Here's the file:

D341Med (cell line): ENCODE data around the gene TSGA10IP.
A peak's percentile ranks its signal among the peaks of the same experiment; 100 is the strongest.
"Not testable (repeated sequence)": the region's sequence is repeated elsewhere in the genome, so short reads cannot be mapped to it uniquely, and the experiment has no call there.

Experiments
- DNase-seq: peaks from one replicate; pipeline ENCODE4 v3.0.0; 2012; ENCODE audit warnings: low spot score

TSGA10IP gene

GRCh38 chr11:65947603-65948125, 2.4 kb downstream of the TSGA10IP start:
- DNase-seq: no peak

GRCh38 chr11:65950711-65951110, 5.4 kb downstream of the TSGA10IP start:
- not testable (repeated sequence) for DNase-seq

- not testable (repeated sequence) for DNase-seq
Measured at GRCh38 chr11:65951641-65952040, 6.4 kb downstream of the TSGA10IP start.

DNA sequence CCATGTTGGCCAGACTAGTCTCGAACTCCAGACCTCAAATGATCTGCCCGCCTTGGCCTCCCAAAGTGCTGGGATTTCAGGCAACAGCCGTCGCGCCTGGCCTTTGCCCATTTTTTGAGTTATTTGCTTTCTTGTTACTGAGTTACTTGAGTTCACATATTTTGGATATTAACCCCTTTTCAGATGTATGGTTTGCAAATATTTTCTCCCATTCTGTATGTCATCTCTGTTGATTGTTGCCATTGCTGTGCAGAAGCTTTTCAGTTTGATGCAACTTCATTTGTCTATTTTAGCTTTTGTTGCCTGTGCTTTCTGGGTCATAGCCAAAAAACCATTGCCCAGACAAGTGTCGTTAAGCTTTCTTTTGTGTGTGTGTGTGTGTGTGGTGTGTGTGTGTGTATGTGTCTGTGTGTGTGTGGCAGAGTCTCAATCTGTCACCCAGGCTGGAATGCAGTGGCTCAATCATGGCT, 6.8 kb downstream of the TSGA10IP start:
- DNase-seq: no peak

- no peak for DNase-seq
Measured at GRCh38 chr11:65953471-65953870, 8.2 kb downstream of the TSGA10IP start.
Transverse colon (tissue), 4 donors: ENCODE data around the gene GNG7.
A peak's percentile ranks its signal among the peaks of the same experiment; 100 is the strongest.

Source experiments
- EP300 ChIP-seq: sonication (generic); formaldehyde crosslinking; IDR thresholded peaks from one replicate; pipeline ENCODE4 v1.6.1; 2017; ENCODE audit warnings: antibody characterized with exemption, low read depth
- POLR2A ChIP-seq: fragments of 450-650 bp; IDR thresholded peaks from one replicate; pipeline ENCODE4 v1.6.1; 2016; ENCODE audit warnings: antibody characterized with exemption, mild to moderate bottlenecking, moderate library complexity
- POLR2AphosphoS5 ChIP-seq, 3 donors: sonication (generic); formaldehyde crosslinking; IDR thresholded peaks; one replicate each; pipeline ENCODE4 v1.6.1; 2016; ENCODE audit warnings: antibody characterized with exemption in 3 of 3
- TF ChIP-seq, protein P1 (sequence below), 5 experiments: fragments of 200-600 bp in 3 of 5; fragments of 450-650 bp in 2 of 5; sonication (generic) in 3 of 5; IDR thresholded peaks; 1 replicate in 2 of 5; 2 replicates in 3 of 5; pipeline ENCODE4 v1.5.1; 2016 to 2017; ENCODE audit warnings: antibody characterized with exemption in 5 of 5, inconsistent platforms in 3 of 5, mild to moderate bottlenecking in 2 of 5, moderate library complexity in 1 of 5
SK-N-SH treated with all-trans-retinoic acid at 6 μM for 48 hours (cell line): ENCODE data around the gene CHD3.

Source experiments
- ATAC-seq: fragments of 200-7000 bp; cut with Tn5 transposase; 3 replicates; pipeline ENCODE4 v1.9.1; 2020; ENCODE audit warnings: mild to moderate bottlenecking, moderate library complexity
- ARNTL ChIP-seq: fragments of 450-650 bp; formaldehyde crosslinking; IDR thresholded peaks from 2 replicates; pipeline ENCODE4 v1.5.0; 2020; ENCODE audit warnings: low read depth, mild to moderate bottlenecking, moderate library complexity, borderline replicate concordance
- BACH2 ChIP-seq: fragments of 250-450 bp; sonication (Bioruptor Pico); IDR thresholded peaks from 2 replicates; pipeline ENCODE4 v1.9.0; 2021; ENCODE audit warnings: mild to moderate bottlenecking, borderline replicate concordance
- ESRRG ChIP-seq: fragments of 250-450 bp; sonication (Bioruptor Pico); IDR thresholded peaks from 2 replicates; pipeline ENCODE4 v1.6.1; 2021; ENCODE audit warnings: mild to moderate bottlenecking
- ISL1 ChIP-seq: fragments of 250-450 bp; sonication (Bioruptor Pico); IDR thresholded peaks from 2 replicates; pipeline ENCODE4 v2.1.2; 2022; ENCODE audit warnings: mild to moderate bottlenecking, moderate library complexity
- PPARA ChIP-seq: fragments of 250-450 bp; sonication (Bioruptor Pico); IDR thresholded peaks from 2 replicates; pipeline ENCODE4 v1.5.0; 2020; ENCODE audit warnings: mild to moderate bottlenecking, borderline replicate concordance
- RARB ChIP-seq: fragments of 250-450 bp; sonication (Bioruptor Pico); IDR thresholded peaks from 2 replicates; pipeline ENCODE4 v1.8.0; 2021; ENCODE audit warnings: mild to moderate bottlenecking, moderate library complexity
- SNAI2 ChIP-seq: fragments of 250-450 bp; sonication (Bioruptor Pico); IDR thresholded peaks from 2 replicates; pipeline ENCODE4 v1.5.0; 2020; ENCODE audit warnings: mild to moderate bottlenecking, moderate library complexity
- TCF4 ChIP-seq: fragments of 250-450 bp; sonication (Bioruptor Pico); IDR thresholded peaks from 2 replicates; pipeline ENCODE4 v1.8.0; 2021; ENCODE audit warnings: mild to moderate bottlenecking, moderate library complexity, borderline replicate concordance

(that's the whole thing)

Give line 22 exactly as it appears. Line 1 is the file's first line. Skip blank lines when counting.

- POLR2AphosphoS5 ChIP-seq, 3 donors: sonication (generic); formaldehyde crosslinking; IDR thresholded peaks; one replicate each; pipeline ENCODE4 v1.6.1; 2016; ENCODE audit warnings: antibody characterized with exemption in 3 of 3